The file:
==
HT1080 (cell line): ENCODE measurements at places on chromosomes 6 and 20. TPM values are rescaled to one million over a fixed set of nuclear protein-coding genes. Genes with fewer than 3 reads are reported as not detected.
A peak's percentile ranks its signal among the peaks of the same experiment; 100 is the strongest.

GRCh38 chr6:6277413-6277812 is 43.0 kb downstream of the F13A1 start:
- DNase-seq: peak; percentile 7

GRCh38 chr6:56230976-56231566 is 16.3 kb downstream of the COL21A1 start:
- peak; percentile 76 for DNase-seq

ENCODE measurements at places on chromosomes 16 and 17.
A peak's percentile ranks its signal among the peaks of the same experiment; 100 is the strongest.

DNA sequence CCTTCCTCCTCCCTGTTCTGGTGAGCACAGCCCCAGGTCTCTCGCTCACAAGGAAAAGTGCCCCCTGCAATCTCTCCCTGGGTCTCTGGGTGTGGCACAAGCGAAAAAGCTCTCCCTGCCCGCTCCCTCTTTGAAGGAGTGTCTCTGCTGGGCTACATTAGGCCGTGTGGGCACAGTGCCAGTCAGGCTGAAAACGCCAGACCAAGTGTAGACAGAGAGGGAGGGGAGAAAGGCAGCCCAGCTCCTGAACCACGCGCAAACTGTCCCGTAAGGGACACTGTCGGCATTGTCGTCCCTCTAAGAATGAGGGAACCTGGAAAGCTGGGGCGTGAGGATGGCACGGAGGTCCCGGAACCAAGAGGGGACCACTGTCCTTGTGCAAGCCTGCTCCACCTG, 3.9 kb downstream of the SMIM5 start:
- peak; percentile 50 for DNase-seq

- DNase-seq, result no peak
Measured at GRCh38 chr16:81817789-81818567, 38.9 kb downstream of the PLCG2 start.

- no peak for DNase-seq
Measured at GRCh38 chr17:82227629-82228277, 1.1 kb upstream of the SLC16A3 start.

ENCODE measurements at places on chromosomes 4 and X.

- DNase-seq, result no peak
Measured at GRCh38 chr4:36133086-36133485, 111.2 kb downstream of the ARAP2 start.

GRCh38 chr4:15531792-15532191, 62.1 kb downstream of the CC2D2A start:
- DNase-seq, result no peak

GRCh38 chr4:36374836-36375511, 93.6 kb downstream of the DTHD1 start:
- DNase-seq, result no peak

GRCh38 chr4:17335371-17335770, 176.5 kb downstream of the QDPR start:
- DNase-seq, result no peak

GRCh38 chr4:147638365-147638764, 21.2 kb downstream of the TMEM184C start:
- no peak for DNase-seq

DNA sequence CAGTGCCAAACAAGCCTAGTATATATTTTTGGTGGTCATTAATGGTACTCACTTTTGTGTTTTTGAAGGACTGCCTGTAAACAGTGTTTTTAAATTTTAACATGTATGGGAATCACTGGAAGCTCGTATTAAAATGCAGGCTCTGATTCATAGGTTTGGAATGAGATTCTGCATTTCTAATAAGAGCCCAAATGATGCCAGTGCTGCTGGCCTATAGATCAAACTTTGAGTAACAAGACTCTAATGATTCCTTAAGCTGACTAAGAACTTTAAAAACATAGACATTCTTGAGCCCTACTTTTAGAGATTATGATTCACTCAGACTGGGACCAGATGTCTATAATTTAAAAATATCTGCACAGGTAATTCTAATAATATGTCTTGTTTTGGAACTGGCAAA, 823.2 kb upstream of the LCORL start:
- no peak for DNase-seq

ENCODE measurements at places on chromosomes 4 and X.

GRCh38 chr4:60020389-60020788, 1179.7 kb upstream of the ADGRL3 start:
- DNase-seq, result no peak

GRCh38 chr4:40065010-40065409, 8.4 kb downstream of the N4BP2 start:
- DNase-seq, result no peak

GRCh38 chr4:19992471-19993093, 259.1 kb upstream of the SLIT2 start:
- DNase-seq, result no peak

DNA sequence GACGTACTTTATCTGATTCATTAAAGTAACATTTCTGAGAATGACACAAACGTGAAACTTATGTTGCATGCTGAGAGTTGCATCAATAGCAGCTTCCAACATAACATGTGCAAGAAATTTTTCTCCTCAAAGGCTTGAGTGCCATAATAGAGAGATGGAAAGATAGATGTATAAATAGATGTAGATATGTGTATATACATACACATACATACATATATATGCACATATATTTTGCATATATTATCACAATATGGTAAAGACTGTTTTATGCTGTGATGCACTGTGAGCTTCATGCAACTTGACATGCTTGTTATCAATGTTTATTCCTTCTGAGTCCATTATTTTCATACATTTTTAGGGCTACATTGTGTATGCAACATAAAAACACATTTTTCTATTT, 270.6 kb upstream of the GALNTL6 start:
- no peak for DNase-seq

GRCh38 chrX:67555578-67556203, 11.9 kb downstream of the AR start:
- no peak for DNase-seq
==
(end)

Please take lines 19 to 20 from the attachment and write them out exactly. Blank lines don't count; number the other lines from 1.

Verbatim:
- DNase-seq, result no peak

GRCh38 chr4:36374836-36375511, 93.6 kb downstream of the DTHD1 start: